Projects

Landscape Conservation Cooperatives use a collaborative approach to identify landscape scale conservation solutions. LCCs work across jurisdictional and political boundaries to work with partners to: meet unfilled conservation needs, develop decision support tools, share data and knowledge, and facilitate and foster partnerships.

As part of a shared science strategy, LCCs coordinate closely with the National Climate Change and Wildlife Center and the eight regional Climate Science Centers.

Amphibians and reptiles are experiencing severe habitat loss throughout North America; however, this threat to biodiversity can be mitigated by identifying and managing areas that serve a disproportionate role in sustaining herpetofauna.

This project completed a rapid update for wetland mapping in 162 coastal areas (1:24,000 topographic quadrangles in ME, MD, MA, NJ, NY, PA, and VA) that were last updated prior to 2000.

This multi-LCC project is designed to evaluate delivery of existing courses offered through the National Conservation Training Center (NCTC) as “pilots” to enhance expertise needed within the regional context of LCC and Climate Science Center (CSC) communities.

In May 2014, the GNLCC Steering Committee approved two pilot projects explore approaches to landscape-scale coordination to enhance science-based management across the GNLCC.

The Heart of the Rockies Initiative (HOTR), on behalf of its High Divide Collaborative partners, seeks support to identify and evaluate future landscape configurations that address the needs of local communities while conserving the High Divides unique landscape resources.

The Great Northern Landscape Conservation Cooperative (GNLCC) is sponsoring the Sage Steppe Partner Forum to help facilitate collaboration among conservation practitioners and partnerships that share landscape conservation challenges in an eco-geographic context.

The bull trout is an ESA-listed species that relies on cold stream environments across the Northwest and is expected to decline with climate change.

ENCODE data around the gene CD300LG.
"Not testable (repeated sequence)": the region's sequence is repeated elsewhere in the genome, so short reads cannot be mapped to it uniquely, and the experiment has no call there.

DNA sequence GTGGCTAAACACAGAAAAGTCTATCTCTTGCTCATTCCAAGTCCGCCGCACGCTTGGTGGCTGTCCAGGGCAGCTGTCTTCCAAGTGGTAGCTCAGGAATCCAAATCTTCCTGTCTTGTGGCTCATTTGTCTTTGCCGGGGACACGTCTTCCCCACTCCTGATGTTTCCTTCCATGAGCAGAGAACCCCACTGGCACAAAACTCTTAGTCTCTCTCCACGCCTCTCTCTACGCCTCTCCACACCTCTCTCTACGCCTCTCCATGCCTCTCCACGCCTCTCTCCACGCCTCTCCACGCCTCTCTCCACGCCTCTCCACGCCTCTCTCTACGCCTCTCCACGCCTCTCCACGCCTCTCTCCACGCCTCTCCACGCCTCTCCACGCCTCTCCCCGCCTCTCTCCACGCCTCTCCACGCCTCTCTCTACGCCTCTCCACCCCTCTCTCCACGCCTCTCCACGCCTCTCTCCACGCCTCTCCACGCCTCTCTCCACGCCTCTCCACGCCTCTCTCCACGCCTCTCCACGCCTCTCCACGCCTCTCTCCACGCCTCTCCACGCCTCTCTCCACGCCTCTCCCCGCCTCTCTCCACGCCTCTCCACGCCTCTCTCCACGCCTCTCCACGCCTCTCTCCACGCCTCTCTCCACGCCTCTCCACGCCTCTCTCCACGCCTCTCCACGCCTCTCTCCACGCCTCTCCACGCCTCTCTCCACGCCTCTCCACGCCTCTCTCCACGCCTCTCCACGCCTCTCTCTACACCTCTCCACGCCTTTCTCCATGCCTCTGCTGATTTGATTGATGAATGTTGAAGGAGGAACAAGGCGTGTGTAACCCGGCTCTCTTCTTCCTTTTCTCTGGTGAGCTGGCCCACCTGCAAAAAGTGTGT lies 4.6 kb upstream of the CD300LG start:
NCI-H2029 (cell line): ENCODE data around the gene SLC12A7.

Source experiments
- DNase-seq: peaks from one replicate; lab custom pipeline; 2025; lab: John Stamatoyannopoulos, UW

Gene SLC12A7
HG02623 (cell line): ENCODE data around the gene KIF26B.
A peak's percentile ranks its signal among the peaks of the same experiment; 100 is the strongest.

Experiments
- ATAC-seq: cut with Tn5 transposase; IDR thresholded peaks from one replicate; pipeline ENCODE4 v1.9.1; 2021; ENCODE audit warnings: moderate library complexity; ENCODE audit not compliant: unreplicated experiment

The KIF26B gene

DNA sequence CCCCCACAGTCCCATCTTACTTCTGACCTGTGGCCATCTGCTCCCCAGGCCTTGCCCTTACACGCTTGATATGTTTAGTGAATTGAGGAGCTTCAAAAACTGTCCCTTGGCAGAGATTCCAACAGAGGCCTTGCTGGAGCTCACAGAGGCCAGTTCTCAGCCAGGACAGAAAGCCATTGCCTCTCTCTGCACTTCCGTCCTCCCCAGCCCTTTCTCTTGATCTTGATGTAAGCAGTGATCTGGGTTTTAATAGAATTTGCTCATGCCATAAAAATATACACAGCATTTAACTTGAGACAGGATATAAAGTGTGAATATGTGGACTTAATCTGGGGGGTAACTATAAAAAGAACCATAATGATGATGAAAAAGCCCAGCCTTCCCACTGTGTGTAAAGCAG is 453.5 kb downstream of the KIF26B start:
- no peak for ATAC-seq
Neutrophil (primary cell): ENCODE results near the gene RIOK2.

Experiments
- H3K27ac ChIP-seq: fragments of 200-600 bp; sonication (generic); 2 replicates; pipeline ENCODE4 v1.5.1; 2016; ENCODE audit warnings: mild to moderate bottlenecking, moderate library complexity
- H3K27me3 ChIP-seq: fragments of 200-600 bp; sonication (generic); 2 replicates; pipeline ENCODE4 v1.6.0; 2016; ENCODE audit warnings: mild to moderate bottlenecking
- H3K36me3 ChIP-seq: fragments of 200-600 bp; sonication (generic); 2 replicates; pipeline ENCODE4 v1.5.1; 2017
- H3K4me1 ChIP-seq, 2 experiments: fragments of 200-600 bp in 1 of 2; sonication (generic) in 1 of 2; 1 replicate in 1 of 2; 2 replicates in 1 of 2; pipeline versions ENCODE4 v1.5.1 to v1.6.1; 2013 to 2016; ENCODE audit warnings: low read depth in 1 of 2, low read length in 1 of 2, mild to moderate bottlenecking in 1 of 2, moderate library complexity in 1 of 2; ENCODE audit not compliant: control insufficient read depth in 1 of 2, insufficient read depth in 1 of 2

As the impacts of climate change amplify, understanding the consequences for wetland dynamics will be critical for their sustainable management and conservation, particularly in arid regions such as the CP ecoregion.

This project is intended to advance wolverine conservation across the Rocky Mountains and North Cascades in the contiguous United States.

Stream temperature data will be compiled from federal and provincial government agencies, as well as other data holders in British Columbia which will be housed in an interagency database.

The Stoney Nakoda Nation believe that it is important to provide cultural awareness to the Great North Landscape Conservation group so that the group can understand the First Nation history of the study area.

The White House Council for Environmental Quality has identified two national watersheds to pilot large-scale drought resiliency implementation.

Existing climate change science and guidance for restoring and maintaining whitebark pine forests will be evaluated using landscape simulation modeling to inform implementation of the Greater Yellowstone Coordinating Committee (GYCC) Whitebark Pine (WBP) subcommittees WBP Strategy.

In May 2014, the GNLCC Steering Committee approved two pilot projects explore approaches to landscape-scale coordination to enhance science-based management across the GNLCC.

For the past six years, the Bureau of Reclamation (BOR) has funded the USGS to study fish responses to restoration efforts and to construct a model relating stream habitat with fish population dynamics in the Methow River Basin, a tributary of the Columbia River.